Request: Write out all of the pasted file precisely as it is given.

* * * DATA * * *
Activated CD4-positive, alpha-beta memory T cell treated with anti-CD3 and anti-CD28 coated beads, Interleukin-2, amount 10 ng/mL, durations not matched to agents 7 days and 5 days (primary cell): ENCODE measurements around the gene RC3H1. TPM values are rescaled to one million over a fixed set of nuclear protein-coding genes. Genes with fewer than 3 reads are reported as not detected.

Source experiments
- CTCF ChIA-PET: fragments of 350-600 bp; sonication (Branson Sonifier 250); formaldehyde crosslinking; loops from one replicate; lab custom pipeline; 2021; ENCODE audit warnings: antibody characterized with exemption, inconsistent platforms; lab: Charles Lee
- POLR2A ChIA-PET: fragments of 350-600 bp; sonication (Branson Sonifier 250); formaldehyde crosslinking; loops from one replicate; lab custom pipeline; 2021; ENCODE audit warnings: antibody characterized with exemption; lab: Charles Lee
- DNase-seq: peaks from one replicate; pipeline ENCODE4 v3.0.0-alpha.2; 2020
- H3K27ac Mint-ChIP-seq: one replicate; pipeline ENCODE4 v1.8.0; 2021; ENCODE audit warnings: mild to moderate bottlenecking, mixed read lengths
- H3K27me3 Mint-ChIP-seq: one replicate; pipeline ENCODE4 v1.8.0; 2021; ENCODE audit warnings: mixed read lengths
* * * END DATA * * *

Activated CD4-positive, alpha-beta memory T cell treated with anti-CD3 and anti-CD28 coated beads, Interleukin-2, amount 10 ng/mL, durations not matched to agents 7 days and 5 days (primary cell): ENCODE measurements around the gene RC3H1. TPM values are rescaled to one million over a fixed set of nuclear protein-coding genes. Genes with fewer than 3 reads are reported as not detected.

Source experiments
- CTCF ChIA-PET: fragments of 350-600 bp; sonication (Branson Sonifier 250); formaldehyde crosslinking; loops from one replicate; lab custom pipeline; 2021; ENCODE audit warnings: antibody characterized with exemption, inconsistent platforms; lab: Charles Lee
- POLR2A ChIA-PET: fragments of 350-600 bp; sonication (Branson Sonifier 250); formaldehyde crosslinking; loops from one replicate; lab custom pipeline; 2021; ENCODE audit warnings: antibody characterized with exemption; lab: Charles Lee
- DNase-seq: peaks from one replicate; pipeline ENCODE4 v3.0.0-alpha.2; 2020
- H3K27ac Mint-ChIP-seq: one replicate; pipeline ENCODE4 v1.8.0; 2021; ENCODE audit warnings: mild to moderate bottlenecking, mixed read lengths
- H3K27me3 Mint-ChIP-seq: one replicate; pipeline ENCODE4 v1.8.0; 2021; ENCODE audit warnings: mixed read lengths